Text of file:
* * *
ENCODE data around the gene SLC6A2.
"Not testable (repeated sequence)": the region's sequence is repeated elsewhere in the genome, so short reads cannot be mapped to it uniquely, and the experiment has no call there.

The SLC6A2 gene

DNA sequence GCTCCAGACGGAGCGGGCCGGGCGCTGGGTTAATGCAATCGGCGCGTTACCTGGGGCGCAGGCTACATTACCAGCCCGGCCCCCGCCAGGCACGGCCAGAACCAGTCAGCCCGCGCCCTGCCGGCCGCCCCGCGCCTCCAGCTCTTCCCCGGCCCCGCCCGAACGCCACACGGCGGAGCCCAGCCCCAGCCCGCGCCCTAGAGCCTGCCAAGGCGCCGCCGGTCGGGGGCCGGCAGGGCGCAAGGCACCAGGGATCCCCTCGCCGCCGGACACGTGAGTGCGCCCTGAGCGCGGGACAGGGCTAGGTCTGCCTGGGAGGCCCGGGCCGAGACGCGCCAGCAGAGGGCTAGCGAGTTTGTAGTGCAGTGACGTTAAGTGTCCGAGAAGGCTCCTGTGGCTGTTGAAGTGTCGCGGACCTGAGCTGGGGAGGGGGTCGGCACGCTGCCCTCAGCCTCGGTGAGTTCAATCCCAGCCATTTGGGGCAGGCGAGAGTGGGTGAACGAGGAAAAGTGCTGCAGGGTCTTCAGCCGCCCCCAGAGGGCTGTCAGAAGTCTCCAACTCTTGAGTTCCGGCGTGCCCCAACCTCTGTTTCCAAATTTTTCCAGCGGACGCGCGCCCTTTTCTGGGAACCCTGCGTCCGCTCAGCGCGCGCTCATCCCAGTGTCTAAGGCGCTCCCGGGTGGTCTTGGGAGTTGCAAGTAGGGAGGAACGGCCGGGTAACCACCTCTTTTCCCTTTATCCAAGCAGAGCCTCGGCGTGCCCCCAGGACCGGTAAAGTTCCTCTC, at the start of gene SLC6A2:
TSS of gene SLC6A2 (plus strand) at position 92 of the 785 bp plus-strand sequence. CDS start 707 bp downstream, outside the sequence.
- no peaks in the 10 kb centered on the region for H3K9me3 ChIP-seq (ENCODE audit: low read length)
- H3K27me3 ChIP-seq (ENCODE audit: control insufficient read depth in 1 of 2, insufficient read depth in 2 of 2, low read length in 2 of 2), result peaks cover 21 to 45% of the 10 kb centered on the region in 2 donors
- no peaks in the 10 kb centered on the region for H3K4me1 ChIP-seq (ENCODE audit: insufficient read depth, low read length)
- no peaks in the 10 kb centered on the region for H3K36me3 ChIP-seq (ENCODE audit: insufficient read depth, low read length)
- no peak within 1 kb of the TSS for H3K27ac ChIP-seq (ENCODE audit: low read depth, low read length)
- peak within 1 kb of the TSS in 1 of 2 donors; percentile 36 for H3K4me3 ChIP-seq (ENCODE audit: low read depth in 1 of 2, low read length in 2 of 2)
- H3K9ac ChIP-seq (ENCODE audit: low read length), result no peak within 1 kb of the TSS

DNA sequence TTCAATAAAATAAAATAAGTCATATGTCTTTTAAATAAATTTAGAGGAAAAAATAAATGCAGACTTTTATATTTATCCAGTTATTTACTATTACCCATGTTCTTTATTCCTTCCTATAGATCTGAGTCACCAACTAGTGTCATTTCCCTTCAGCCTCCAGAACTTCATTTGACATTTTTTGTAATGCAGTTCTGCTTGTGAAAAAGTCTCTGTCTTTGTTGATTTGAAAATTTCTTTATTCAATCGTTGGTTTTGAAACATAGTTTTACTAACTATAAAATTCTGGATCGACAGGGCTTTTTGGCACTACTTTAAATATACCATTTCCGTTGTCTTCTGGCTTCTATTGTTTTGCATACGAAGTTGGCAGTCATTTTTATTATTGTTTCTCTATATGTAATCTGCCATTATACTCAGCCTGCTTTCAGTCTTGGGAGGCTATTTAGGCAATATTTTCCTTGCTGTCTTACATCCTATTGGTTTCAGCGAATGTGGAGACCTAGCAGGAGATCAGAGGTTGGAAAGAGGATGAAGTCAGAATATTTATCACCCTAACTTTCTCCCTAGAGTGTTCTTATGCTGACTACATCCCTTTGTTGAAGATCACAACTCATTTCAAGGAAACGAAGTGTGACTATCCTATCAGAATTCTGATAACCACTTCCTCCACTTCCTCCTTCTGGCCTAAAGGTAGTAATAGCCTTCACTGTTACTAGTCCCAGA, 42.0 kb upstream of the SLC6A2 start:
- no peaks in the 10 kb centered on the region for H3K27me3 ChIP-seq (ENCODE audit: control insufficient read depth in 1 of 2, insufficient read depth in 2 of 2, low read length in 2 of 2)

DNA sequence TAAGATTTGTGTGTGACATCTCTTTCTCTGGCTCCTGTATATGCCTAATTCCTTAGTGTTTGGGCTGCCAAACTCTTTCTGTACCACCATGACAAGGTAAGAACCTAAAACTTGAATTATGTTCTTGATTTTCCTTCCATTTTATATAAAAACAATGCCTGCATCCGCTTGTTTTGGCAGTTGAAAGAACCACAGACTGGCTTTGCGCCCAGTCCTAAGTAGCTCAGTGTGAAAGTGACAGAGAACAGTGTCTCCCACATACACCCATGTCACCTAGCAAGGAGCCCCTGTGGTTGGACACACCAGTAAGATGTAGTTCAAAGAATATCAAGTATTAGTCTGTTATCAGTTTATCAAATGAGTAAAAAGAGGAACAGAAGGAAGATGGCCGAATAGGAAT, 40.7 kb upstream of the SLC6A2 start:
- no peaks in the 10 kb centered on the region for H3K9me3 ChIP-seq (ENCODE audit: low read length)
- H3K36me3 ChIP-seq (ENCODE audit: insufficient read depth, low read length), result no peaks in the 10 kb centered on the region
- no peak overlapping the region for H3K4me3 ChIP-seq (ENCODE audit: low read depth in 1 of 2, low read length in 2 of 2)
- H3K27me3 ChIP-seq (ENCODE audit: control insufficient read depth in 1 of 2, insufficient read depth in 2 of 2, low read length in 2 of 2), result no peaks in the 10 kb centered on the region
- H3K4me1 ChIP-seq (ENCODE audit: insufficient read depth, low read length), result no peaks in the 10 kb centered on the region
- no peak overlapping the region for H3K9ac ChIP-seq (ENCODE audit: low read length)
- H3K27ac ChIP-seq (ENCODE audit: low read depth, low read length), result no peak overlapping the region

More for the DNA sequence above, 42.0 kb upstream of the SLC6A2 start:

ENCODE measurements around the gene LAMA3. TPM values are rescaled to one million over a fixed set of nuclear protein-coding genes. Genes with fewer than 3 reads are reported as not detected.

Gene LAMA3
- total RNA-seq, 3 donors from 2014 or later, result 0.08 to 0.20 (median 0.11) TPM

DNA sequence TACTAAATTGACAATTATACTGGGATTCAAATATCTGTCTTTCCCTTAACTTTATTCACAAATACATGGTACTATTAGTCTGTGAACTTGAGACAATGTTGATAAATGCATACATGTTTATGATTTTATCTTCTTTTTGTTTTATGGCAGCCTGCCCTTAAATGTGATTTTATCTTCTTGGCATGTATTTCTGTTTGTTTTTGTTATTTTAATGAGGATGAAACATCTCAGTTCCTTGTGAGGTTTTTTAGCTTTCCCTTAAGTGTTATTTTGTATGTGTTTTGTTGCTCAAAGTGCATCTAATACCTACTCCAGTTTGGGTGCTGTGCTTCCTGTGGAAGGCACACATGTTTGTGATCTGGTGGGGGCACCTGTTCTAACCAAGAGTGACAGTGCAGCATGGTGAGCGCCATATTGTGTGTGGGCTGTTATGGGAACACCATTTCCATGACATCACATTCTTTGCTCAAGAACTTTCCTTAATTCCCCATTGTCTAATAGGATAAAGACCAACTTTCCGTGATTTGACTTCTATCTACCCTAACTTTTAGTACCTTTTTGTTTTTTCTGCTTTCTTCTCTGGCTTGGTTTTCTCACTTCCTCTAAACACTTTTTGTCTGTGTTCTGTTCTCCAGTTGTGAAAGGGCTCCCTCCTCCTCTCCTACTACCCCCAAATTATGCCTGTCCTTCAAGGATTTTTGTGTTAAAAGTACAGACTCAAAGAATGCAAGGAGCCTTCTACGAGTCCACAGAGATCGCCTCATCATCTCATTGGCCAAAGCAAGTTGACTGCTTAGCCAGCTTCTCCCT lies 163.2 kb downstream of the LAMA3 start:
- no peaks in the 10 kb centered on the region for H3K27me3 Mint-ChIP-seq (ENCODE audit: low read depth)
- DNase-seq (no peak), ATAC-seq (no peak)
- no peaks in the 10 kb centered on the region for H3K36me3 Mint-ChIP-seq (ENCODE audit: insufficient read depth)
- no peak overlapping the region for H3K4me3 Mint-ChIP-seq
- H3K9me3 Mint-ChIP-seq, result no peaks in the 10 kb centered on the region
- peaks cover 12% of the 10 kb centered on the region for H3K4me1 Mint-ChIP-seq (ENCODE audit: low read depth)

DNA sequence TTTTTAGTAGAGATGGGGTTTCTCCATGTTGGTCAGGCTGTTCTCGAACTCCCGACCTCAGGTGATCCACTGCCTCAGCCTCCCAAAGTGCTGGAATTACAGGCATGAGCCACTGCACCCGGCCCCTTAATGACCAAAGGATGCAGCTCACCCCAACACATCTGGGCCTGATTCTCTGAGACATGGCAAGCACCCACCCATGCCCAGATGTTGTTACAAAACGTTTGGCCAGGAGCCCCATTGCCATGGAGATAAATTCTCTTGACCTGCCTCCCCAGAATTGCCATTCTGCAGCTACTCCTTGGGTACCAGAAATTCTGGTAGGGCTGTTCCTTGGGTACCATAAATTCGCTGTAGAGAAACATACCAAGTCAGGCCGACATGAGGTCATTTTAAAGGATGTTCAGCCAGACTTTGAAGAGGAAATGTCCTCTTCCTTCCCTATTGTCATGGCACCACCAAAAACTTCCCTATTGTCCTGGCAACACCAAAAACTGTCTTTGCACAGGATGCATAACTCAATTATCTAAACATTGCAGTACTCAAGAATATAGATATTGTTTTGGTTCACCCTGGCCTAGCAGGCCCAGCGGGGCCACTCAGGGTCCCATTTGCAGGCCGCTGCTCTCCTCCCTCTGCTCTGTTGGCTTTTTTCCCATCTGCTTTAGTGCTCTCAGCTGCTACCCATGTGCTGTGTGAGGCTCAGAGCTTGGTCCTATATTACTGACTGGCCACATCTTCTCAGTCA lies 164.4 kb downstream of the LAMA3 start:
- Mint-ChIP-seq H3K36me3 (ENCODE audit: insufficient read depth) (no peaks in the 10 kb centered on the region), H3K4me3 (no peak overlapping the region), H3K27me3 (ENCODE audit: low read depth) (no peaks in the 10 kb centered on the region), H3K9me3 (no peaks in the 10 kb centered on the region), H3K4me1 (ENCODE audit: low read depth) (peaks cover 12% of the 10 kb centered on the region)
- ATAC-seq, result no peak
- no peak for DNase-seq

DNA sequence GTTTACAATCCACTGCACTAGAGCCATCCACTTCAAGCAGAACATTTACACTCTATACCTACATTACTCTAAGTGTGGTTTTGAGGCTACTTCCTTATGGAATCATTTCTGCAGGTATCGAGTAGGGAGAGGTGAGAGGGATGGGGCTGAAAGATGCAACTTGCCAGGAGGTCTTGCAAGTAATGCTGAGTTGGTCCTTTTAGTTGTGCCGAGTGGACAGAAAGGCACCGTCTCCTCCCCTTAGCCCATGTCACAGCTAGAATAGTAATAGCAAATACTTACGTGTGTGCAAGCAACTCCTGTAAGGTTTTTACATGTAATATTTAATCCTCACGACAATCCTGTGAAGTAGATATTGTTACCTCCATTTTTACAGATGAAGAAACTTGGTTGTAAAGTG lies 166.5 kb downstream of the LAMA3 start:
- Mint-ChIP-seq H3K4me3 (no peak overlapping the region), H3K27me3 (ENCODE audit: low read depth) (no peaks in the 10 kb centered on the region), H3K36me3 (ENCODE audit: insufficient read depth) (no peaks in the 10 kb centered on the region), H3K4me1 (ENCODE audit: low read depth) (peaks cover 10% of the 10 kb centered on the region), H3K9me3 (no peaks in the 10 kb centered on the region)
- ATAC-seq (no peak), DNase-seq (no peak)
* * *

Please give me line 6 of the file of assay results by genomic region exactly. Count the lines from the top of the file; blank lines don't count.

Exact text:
- no peaks in the 10 kb centered on the region for H3K9me3 ChIP-seq (ENCODE audit: low read length)